Here’s a Valentine’s Day re-print, slightly amended version, of an article I wrote a few years back. I don’t have time right now to do another, but thought you might like to view this again, or to see if for the first time, if that’s the case.
Do you sometimes find yourself on a dig, trying to unearth those mysterious things you used to have together? I am referring to the things that seem to have disappeared from your relationship with your partner. Maybe you are busily engaged right now, digging through your relationship ruins, searching for artifacts and clues to help you figure it all out, or to put it all back together.
Hopefully your marriage or long term relationship is not in a state of decay, like an ancient ruin. I am not addressing relationships that have really serious issues and dysfunction. I am talking about people who still care deeply for each other, but who are just dissatisfied because they remember the past as being so perfect (I doubt that it was, but memory can distort). Things are unlikely, though, to be the same as they were 5, 10, 20, or 40 years ago. Relationships are dynamic. As the people in them change, so do the relationships.
Still, you may long for how it used to be way back in the beginning. Time, familiarity, family responsibilities, money worries, illness, aging, and any number of factors, can slowly cause any relationship to become overgrown with “vegetation” that obscures the important connections and feelings you once had. What you remember and yearn for may have gotten buried if nobody took the time and effort to tend to it, to nurture it, and to see that it was preserved and able to flourish. Maybe the feelings and commonalities on which you built the marriage or relationship were ephemeral, and weren’t durable enough to sustain the connections you once felt. Perhaps there has been a slow collapse, like the mud huts of Mesopotamia collapsed. As life took over, you and your partner may have begun to pile on structures and attitudes over the foundation you first built, so that you buried your original bond, and any remnants of it, as you moved ahead and built too many artificial structures over the original site.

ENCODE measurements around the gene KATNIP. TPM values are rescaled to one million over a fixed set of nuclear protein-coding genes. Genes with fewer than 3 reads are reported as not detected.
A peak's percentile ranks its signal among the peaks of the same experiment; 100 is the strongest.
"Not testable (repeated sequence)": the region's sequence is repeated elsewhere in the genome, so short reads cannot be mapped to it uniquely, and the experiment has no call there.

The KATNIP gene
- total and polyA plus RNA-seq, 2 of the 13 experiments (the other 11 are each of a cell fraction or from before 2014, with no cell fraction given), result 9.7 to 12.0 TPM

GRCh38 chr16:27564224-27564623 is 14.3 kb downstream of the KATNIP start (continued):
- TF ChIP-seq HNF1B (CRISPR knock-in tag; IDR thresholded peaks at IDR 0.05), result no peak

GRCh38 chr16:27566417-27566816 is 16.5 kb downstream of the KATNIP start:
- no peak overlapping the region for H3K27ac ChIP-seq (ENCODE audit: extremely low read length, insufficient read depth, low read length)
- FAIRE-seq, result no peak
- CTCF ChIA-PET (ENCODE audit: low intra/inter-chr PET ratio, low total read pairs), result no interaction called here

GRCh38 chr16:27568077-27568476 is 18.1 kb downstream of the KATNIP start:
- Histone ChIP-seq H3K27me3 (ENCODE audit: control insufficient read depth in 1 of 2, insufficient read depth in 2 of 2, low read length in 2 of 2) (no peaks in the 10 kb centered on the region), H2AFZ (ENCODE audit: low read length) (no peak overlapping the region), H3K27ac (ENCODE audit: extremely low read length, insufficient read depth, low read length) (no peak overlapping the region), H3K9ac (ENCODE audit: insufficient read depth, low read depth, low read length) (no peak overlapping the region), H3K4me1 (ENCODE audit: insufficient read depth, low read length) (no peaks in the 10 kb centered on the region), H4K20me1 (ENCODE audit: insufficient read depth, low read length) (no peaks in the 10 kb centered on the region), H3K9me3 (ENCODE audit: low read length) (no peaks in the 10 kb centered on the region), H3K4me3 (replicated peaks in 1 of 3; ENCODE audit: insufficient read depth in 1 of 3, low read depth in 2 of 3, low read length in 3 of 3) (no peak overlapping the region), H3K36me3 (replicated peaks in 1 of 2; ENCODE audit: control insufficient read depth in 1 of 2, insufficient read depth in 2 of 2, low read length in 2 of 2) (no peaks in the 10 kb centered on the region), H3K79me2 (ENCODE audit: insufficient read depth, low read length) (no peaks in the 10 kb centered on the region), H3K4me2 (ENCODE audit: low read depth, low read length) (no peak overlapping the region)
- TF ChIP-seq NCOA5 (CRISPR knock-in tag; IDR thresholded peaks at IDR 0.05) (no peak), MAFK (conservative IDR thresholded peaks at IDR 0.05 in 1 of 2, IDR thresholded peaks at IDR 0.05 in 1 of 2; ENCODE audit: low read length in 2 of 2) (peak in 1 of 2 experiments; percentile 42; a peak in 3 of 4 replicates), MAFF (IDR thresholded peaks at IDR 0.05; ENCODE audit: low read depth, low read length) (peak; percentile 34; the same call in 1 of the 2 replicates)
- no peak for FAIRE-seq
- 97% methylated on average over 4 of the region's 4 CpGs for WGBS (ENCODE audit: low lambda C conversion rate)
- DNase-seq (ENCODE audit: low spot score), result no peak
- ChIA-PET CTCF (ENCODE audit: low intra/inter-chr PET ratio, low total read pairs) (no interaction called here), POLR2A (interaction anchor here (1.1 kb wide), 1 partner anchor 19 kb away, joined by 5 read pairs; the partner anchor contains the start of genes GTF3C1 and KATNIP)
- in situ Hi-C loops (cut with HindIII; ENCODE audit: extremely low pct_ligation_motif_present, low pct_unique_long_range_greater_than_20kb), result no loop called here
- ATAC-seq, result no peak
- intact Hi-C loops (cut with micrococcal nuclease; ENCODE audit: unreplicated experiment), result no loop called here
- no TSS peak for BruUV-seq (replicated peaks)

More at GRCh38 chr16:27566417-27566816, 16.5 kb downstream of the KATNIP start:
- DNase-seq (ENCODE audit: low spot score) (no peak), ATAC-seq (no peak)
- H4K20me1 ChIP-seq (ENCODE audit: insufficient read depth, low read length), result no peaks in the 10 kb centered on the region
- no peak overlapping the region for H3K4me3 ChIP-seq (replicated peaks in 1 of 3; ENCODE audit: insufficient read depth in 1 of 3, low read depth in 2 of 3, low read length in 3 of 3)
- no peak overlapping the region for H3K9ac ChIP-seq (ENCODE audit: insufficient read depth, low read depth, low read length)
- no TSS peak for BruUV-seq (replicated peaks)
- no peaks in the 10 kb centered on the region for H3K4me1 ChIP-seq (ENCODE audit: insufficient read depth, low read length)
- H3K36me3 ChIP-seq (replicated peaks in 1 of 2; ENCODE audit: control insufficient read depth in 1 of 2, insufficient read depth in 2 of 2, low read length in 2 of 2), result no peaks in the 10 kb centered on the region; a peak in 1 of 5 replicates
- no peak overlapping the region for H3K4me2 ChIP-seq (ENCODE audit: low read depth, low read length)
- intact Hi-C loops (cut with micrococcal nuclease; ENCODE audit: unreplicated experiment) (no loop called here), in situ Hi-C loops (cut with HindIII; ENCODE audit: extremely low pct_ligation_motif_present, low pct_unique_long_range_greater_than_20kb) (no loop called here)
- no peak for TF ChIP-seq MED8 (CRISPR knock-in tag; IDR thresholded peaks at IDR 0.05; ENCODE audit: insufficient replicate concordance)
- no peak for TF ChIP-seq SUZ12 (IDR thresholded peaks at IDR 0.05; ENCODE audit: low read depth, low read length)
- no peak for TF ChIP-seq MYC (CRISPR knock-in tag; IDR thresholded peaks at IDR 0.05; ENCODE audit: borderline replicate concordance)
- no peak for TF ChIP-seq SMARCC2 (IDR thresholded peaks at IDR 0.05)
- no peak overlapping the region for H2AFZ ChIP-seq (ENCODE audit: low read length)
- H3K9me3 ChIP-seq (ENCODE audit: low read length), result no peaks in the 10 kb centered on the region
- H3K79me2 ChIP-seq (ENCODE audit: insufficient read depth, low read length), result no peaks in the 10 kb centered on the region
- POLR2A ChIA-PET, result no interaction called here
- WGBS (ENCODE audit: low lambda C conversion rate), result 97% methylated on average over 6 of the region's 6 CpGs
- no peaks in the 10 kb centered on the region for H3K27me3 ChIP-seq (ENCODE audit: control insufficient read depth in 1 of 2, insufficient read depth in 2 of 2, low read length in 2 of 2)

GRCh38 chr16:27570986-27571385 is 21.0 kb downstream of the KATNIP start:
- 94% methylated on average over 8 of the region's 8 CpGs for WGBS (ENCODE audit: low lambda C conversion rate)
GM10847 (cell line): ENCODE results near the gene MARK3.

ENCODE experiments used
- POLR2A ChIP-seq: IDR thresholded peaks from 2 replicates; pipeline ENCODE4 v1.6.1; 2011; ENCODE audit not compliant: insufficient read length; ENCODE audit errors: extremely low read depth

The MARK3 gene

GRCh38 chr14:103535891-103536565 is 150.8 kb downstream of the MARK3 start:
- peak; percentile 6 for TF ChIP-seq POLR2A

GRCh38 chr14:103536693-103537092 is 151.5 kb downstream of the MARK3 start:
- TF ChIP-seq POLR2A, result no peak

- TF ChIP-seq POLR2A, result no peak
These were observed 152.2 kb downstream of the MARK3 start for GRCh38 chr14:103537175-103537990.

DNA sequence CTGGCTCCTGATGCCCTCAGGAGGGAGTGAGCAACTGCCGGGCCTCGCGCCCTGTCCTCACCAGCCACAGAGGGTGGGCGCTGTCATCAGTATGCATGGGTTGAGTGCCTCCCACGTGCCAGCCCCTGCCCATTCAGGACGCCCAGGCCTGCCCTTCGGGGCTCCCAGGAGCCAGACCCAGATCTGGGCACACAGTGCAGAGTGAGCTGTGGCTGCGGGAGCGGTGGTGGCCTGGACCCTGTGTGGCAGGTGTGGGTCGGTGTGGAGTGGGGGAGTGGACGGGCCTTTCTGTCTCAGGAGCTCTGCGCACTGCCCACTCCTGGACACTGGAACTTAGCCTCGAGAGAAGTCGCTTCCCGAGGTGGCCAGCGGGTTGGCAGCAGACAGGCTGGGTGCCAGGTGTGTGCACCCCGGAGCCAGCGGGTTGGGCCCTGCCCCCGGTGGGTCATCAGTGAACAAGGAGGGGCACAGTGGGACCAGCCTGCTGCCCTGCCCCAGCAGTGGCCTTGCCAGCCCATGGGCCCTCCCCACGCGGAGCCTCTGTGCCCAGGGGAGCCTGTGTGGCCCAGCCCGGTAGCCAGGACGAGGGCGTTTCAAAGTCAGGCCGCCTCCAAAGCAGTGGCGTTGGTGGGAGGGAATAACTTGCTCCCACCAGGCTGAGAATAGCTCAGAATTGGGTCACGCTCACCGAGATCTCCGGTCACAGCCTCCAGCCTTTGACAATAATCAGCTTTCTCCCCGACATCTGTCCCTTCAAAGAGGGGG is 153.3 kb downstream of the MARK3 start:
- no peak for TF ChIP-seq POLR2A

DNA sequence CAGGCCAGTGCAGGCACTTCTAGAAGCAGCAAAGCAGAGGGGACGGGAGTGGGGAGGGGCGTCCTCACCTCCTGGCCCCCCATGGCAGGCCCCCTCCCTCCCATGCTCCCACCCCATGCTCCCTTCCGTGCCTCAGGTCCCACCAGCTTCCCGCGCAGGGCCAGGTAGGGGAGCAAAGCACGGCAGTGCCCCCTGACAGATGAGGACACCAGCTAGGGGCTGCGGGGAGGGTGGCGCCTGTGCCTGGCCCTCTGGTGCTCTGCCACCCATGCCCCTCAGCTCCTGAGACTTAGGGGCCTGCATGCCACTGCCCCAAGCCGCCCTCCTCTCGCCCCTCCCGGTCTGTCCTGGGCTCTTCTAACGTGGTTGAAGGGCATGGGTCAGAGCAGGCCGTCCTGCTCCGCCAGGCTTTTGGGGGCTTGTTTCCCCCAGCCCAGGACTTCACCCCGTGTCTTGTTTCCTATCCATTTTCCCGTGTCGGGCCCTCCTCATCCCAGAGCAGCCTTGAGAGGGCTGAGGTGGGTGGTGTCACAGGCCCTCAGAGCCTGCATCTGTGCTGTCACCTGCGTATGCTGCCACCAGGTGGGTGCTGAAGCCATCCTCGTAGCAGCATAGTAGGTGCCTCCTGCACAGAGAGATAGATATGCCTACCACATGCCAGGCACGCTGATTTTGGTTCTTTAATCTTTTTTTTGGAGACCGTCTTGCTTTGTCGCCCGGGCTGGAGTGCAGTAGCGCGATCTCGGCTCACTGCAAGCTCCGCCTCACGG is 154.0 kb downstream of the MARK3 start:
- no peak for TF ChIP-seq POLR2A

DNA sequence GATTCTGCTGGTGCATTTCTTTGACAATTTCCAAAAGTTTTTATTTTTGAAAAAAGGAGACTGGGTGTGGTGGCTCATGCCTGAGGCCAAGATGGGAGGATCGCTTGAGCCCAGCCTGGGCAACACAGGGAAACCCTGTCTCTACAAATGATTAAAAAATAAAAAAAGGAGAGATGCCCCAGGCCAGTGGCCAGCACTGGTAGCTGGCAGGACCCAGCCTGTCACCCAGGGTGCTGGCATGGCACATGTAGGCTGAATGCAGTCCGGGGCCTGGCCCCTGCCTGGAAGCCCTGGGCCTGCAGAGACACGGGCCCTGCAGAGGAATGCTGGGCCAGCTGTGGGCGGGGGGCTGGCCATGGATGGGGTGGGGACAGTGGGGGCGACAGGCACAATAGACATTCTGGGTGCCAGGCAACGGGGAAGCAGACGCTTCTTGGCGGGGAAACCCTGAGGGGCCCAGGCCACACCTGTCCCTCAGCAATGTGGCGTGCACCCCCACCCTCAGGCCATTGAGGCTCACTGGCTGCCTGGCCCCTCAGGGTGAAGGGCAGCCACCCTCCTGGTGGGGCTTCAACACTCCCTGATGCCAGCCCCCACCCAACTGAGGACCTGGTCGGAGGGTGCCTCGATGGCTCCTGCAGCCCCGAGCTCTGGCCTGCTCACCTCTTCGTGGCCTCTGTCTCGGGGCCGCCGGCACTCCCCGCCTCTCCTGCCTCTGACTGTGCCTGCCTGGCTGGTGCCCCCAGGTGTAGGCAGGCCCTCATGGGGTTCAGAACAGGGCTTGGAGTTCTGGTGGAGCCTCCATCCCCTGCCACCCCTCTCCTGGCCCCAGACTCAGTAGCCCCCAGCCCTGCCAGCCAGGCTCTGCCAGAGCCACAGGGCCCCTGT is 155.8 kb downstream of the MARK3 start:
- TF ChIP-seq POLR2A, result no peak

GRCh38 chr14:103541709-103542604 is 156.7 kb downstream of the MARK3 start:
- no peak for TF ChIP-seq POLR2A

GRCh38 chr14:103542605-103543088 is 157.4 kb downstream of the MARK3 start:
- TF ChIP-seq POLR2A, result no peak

Those who did not allow distractions and troubles to interfere too much with their investment in their primary and most important relationship, probably still have a foundation that is sturdy. If you have worked on your communication, on your kindness and growth, that foundation is far more likely to be standing today. Certainly, it will look different than it once did, and you may lament that, or may even walk around feeling seriously depressed over what was, or what you perceive once was, but that isn’t anymore.
Before the spade hits the dirt, and you spend an inordinate amount of time searching, digging, and feeling bad too, you have some reflecting to do, in my opinion. What is it you hope to find? Do you hope to recapture something resembling that old sense of newness? Do you hope to regain your lost passion? Do you want to resurrect that time when your ideas and dreams truly excited each other, if it feels to you that this isn’t the case in the present? Are you remembering when every day together was like an adventure?